03/26/2012 10:37 EDT | Updated 05/26/2012 05:12 EDT

Trayvon Martin and Shaima Alawadi: Why the Hesitation to Call Them Hate Crimes?


A hoodie and a hijab.

A black teen and a young Iraqi.

My hopes that as time goes by, a certain sense of enlightenment has set in with respect to racial profiling and xenophobia.

Clearly I'm wrong and continue to be hopelessly naïve.

This past week the public outrage on the gunning down of an innocent Florida teen who was just making a Skittles run while watching an NBA game at his father's home in a gated community, dominated social media, cable news, and water cooler conversations. Sanford Police's incompetent handling of this case, solidifies the long running uneasiness that the Florida's African-American community has had with their town's police.

George Zimmerman was taken at his word right on the spot, that he was accosted by the young boy the night of February 26th and therefore practicing the state's "Stand Your Ground" law, he shot him in what he claimed to be "self defense."

Sanford Police ran drug tests on Martin, but none on Zimmerman, who was free to go home.

It wasn't until the 911 calls were released (and not out of the good heartedness of Sanford Police Department, but more due to public pressure), and the statement from the girlfriend that Martin was speaking to, just minutes before his fatal encounter, revealed that there was more to this story.

It appears that Zimmerman's self-defense claim seems to be falling apart. And the Sanford Police Department is now scrambling to save face.

Keep in mind this happened a month ago. It was headline news in Sanford the next day, and it made the major papers and broadcast cable news throughout Florida. But national (and even global attention) didn't take until news of this tragedy filtered through Facebook and Twitter.

Then on March 8th, it went national with CBS news breaking the story. That afternoon it was online at the Huffington Post and days later, the 24-hour cable world got it via CNN.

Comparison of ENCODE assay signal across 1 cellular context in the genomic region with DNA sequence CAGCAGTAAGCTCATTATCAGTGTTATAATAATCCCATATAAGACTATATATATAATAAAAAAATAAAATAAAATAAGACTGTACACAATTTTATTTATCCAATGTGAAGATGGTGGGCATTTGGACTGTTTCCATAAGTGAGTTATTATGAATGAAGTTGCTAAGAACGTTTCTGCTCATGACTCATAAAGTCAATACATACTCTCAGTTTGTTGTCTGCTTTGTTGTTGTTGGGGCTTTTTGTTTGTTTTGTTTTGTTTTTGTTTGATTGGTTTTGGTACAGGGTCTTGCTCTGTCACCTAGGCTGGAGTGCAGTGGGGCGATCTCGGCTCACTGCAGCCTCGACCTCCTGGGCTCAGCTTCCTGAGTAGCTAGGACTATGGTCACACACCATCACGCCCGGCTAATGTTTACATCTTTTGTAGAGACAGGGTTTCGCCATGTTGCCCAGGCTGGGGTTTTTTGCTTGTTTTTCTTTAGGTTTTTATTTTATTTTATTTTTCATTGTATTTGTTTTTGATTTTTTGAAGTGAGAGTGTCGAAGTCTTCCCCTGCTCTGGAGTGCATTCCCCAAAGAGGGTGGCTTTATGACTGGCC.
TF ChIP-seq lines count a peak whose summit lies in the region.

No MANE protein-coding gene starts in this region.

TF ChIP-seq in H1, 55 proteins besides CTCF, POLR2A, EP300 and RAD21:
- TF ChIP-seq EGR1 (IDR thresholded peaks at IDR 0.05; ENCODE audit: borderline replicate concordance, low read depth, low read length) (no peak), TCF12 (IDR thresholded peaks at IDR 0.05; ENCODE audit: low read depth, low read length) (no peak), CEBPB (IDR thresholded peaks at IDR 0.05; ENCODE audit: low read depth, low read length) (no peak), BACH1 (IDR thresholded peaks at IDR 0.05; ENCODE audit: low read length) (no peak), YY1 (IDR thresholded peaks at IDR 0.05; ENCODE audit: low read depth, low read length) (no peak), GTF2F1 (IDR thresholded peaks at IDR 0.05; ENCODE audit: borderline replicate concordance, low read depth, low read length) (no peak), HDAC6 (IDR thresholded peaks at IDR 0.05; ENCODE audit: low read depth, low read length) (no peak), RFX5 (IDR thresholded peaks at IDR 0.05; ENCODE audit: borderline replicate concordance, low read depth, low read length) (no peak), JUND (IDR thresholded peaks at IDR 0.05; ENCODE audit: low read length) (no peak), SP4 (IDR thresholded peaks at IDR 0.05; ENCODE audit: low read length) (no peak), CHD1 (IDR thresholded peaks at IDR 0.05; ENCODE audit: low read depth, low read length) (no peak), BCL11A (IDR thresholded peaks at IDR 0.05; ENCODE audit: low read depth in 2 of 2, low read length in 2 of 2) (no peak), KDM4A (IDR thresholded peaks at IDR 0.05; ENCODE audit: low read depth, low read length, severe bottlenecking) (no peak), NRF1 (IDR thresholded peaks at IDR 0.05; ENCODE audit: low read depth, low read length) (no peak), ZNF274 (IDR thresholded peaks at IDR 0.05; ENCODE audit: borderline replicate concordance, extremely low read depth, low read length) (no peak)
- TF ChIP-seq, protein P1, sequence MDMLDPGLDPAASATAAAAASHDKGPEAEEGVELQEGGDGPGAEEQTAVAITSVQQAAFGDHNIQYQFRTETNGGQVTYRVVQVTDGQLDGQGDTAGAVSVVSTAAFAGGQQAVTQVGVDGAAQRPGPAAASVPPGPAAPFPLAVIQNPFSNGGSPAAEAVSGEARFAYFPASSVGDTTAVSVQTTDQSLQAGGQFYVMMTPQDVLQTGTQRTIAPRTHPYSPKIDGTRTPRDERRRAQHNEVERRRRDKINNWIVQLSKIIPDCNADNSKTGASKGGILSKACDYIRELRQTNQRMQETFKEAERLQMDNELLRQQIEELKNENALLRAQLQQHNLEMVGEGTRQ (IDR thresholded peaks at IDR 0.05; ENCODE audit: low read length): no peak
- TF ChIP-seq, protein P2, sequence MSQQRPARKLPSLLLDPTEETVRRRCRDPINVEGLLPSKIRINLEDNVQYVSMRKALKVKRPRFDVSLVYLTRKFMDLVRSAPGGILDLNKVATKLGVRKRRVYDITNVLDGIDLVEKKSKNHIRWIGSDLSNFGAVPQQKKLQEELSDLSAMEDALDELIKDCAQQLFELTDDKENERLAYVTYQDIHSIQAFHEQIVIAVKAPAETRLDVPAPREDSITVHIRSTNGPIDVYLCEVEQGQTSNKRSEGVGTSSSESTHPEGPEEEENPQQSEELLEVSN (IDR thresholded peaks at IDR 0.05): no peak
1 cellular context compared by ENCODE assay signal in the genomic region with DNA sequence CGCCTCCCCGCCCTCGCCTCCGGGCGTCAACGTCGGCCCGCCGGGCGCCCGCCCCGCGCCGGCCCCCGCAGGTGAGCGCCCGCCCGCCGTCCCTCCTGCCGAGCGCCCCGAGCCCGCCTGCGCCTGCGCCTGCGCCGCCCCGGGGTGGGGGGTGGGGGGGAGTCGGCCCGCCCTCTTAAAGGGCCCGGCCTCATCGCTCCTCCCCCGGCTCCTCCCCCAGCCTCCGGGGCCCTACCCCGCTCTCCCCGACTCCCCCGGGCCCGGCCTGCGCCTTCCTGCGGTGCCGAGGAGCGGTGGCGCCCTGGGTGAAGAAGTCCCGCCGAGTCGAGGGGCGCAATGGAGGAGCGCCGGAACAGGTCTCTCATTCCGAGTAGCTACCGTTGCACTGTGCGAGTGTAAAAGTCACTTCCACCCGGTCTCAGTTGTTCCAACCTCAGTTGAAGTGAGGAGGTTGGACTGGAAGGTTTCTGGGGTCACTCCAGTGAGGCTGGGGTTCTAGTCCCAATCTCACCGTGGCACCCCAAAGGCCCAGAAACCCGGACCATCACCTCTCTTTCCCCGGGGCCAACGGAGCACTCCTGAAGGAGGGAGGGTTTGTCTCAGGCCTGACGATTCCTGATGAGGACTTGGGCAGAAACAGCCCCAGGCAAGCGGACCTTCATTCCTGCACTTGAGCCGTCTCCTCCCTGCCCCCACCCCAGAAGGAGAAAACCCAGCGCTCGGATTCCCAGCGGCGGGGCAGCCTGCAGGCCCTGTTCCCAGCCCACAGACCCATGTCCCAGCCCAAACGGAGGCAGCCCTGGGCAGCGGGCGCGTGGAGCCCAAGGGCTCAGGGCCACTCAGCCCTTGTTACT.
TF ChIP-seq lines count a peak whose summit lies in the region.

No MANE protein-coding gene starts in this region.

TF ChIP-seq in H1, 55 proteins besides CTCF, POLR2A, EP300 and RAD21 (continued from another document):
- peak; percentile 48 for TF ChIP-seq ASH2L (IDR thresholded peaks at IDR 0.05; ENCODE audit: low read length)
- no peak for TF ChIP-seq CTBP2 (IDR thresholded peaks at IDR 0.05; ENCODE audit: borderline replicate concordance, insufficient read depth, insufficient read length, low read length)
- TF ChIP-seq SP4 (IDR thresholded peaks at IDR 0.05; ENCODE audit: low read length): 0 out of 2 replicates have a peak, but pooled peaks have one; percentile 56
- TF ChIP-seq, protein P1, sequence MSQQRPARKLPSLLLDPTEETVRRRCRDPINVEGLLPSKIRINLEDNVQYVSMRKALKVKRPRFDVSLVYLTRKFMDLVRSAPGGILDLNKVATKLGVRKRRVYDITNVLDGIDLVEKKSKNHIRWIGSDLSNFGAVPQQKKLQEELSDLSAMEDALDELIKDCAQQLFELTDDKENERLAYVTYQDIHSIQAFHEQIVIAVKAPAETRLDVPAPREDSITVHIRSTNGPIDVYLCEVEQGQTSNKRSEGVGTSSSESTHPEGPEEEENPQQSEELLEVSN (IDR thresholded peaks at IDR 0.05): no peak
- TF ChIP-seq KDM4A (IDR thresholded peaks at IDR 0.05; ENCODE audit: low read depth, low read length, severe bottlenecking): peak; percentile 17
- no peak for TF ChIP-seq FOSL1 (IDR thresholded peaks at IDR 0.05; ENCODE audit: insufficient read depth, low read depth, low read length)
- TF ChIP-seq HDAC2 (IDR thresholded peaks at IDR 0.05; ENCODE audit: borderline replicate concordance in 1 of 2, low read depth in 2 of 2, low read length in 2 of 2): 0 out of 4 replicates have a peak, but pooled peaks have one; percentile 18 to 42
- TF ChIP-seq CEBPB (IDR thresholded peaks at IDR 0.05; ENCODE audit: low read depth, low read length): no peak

The global newsreel went into overdrive when the 911 calls were released, shedding even more disturbing light on to the tragic chain of events.

Zimmerman continues to be free, in hiding and not charged. If this was the other way around...well we'd all know where Trayvon would be right now. Exactly.

While hoodies were being donned in national protests across the United States, on Wednesday March 21st, in El Cajon (a suburb of San Diego) California, another 17 year old -- this time a girl -- found her mother brutally attacked and lying unconscious in a pool of blood on their home's dining room floor.

Next to her was a note which read, "Go back to your country, you terrorist."

Shaima Alawadi, the 32-year-old mother of five children between the ages of 8 and 17, got a similar note just days before, but just like we all do now, she brushed it off as a child's prank. She didn't report it to the authorities. From personal experience, it's all part of the reality of being a Muslim today. Notes like these become so innocuous that it doesn't need much thought nor attention. Sadly, similar to the racial profiling that has become part of the lives of our black brothers and sisters, it happens. We just learn to live with it.

Little did Alawadi know that on Wednesday morning, when she said goodbye to her husband and younger kids, whom he was dropping off to school on his way to work, it would only be just a couple of hours later that she would be on the receiving end of near-fatal blows by a tire iron.

All in the comfort of her own home. The home that she and her family only lived in for a few weeks, having just moved to San Diego from Michigan. Her husband used to work for the U.S. Army with private contractors serving as cultural advisors for soldiers who are to be deployed to the Middle East. So these "terrorists" were in fact helping the U.S. War on Terror.

The doctors had little hope for her survival, and they were right as Shaima was taken off life support this past Saturday.

And the police? As per San Diego Police Lieutenant, they are looking at the "possibility" of this being a hate crime and that they "don't want to focus on only one issue and miss something else."

Possibility? I'm sorry, but what else is there?

So now we have two tragic stories of a 17-year-old boy in a hoodie and a 17-year-old girl in a hijab. One is gunned down, while the other finds her dying mother brutally attacked at home.

And in both cases the police continue to lose the trust of those they are supposed to protect. And they wonder why notes similar to what Alawadi received aren't reported?

If the police aren't going to say it, then I am. America, please stop the hate crimes.

And I know that I'm not being naive here.